Let me state upfront that I, like most people, have heard of Linda Lovelace, but I knew next to nothing about her, other than she starred in "Deep Throat" (which I haven't seen) over 40 years ago. But this movie made quite a splash when it was first screened earlier this year at the Sundance Film Festival, and I couldn't wait to see it. Now the movie is finally out, both in theatres and on VOD.
"Lovelace" (2013 release; 93 min.) starts in 1970 when we get to meet Linda (played by Amanda Seyfried), living at home with her ultra-strict parents (played by Robert Patrick and Sharon Stone). Linda gets to know Chuck (played by Peter Sarsgaard) and they hit it off. It's not long before Linda moves in with him (and eventually marries him), but it's equally not long before Chuck, in desperate need of money, is getting Linda involved in shady things, leading to what eventually would become "Deep Throat" (for which she was paid $1,250). But the problems with Chuck run much deeper than that. At some point Linda flees back to her parents' house, hoping to stay just a few days, when mom coldly turns her away with "you married Chuck, you must obey him". To tell you more would surely ruin your viewing experience, you'll just have to see for yourself how it all plays out.
Couple of comments: first and foremost, this movie is a performers' dream as there are so many choice roles, and most of them relish the challenge and run with it. Let's start with Amanda Seyfried as the title character: her days on "As The World Turns" and "All My Children", and even "Mean Girls" are long gone! Seyfried really surprised me with this role. And then there is Peter Sarsgaard, who must have salivated at the opportunity to play the challenging role of Chuck, as unlikeable character as you'll ever meet. Sarsgaard does it brilliantly. But top honors must go (in my book anyway) to Sharon Stone as Linda's mother. If I hadn't known beforehand that Stone was in this role, I would've never recognized her. This may be the very best performance of her career, period. There are tons of other notable performers in this movie (James Franco gets about 5 min. of screen time as Hugh Hefner; Hank Azaria; Chris Noth; and Chloë Sevigny in a blink it and you'll miss it appearance, just to name those). I often think that movies run too long, but in this case it is the opposite, as it feels in particular the latter years are skimped over too quickly. Last but not least, there is a delight soundtrack, mostly early 70s FM staples but also some lesser known nuggets, and it complements the film perfectly. One final note: there is some nudity in the movie but given the subject matter, there could've been lots more.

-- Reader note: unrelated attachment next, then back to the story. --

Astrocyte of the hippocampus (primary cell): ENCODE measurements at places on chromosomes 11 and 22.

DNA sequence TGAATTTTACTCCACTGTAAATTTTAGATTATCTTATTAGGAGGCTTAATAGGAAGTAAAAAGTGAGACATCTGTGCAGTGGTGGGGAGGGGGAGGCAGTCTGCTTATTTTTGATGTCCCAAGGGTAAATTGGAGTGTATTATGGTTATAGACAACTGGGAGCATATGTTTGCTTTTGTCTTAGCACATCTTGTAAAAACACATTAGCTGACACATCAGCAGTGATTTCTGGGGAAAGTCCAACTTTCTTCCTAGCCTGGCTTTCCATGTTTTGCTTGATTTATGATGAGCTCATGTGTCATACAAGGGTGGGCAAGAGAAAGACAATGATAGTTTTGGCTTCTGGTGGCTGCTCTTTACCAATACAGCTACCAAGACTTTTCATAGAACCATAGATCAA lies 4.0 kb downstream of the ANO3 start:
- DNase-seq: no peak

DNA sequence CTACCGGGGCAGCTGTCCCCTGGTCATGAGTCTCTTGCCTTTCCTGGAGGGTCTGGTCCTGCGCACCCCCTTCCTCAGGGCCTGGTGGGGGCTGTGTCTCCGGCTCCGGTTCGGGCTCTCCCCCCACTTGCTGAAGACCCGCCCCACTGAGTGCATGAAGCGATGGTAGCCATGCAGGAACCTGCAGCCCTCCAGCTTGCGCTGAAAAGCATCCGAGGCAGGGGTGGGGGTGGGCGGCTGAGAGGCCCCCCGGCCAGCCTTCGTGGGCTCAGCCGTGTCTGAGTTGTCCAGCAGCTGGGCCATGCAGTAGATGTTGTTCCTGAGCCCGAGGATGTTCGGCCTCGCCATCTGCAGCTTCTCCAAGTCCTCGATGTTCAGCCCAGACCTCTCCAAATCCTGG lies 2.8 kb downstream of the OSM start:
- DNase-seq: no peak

"Lovelace" showed up at my local art-house theatre this past weekend here in Cincinnati. I saw it at a recent matinee, and I had a private showing, as in: I was literally the only one in the theatre. It makes me think that this will not play long, which is unfortunate, as this is a good, if at times difficult, movie, with brilliant performances. If you are in the mood for a quality indie movie that is miles away from your standard Hollywood fare, "Lovelace" is HIGHLY RECOMMENDED.